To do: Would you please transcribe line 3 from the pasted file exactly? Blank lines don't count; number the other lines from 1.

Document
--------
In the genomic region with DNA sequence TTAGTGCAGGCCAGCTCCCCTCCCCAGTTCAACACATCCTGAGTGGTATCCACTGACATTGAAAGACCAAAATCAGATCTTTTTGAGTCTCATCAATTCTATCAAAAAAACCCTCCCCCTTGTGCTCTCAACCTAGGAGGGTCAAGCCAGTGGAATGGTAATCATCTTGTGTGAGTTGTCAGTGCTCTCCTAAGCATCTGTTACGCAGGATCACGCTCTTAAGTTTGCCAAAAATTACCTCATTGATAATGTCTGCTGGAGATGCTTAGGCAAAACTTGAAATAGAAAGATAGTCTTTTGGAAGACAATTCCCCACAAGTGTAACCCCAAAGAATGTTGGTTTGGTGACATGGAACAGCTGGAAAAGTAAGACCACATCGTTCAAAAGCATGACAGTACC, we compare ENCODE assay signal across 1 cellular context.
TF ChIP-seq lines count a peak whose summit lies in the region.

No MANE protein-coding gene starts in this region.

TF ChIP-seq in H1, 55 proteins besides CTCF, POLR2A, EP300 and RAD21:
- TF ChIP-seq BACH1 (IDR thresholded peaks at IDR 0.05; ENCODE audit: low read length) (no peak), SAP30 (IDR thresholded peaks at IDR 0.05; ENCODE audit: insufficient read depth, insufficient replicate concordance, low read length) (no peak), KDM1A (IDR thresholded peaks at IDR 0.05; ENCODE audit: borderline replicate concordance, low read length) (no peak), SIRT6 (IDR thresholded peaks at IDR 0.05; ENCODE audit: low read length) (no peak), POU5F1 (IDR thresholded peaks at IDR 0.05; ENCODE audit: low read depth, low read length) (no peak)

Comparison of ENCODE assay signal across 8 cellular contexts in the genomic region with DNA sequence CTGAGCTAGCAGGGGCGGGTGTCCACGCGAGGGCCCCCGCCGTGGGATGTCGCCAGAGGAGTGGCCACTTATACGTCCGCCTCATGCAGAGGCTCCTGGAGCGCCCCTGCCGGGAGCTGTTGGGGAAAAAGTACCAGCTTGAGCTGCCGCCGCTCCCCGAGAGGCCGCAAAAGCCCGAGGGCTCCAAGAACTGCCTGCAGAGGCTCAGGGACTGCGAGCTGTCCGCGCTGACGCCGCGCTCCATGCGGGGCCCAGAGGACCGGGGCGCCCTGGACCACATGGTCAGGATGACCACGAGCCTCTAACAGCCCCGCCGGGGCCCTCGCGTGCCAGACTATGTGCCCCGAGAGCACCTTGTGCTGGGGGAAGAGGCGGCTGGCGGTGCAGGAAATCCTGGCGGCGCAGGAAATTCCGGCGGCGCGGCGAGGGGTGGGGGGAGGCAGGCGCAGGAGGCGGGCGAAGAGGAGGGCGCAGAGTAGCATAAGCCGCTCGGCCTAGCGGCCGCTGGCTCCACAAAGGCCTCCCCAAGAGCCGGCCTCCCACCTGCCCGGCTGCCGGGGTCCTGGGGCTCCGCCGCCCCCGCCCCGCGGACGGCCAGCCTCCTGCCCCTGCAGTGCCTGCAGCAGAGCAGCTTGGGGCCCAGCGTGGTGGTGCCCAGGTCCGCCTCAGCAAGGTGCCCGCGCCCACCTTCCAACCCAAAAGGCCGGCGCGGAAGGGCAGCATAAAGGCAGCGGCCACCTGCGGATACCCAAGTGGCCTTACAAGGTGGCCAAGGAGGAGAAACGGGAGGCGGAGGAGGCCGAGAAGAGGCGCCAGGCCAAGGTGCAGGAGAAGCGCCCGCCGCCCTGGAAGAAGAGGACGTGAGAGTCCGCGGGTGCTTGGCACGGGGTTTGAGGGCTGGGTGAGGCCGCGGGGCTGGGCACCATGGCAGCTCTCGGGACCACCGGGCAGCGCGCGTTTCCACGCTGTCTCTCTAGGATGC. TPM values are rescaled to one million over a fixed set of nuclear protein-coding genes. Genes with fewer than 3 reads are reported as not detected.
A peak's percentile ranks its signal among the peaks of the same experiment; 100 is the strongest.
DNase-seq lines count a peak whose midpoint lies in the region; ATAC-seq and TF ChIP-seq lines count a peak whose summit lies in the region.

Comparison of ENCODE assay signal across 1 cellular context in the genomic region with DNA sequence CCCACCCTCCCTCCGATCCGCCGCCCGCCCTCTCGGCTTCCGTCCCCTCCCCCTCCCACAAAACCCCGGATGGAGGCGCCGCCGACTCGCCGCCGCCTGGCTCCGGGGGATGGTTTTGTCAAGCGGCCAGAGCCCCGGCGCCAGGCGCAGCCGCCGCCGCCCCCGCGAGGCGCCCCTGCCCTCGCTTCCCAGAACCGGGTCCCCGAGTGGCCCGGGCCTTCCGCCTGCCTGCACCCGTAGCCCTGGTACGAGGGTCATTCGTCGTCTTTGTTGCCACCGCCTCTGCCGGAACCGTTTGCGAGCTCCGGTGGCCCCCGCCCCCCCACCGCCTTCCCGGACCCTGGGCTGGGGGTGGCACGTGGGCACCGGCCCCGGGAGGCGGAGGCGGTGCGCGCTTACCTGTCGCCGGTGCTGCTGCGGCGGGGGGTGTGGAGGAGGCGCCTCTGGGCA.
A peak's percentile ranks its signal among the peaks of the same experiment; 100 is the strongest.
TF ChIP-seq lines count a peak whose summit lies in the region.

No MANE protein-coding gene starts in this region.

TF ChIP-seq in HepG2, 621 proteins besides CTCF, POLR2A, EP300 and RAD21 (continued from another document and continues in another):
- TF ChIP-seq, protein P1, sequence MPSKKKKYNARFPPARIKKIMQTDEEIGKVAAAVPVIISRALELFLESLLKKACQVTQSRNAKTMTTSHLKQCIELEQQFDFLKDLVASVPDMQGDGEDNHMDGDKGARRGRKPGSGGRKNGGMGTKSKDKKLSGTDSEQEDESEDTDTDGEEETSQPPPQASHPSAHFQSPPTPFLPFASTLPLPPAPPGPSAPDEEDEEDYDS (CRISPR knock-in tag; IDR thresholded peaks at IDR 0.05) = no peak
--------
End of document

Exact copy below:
No MANE protein-coding gene starts in this region.